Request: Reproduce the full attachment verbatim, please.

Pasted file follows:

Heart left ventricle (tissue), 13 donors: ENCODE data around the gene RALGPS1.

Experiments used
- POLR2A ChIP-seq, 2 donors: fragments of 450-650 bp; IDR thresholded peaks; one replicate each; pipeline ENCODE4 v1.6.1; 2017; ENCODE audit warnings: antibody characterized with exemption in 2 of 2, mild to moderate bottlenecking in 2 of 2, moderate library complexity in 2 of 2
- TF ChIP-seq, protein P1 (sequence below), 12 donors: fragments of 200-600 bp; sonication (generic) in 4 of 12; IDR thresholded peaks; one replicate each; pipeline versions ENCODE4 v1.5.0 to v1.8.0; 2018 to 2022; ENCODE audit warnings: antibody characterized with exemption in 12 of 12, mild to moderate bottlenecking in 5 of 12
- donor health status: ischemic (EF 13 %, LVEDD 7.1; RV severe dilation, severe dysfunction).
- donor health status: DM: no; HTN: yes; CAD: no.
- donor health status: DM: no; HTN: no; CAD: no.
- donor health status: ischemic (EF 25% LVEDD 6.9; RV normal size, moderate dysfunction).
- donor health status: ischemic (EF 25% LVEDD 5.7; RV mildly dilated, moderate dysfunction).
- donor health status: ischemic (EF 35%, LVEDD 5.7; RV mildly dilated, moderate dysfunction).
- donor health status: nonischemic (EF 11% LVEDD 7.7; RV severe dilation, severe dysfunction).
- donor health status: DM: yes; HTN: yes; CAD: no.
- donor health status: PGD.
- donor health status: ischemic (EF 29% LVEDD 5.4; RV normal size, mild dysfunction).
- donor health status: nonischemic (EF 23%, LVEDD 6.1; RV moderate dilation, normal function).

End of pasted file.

Heart left ventricle (tissue), 13 donors: ENCODE data around the gene RALGPS1.

Experiments used
- POLR2A ChIP-seq, 2 donors: fragments of 450-650 bp; IDR thresholded peaks; one replicate each; pipeline ENCODE4 v1.6.1; 2017; ENCODE audit warnings: antibody characterized with exemption in 2 of 2, mild to moderate bottlenecking in 2 of 2, moderate library complexity in 2 of 2
- TF ChIP-seq, protein P1 (sequence below), 12 donors: fragments of 200-600 bp; sonication (generic) in 4 of 12; IDR thresholded peaks; one replicate each; pipeline versions ENCODE4 v1.5.0 to v1.8.0; 2018 to 2022; ENCODE audit warnings: antibody characterized with exemption in 12 of 12, mild to moderate bottlenecking in 5 of 12
- donor health status: ischemic (EF 13 %, LVEDD 7.1; RV severe dilation, severe dysfunction).
- donor health status: DM: no; HTN: yes; CAD: no.
- donor health status: DM: no; HTN: no; CAD: no.
- donor health status: ischemic (EF 25% LVEDD 6.9; RV normal size, moderate dysfunction).
- donor health status: ischemic (EF 25% LVEDD 5.7; RV mildly dilated, moderate dysfunction).
- donor health status: ischemic (EF 35%, LVEDD 5.7; RV mildly dilated, moderate dysfunction).
- donor health status: nonischemic (EF 11% LVEDD 7.7; RV severe dilation, severe dysfunction).
- donor health status: DM: yes; HTN: yes; CAD: no.
- donor health status: PGD.
- donor health status: ischemic (EF 29% LVEDD 5.4; RV normal size, mild dysfunction).
- donor health status: nonischemic (EF 23%, LVEDD 6.1; RV moderate dilation, normal function).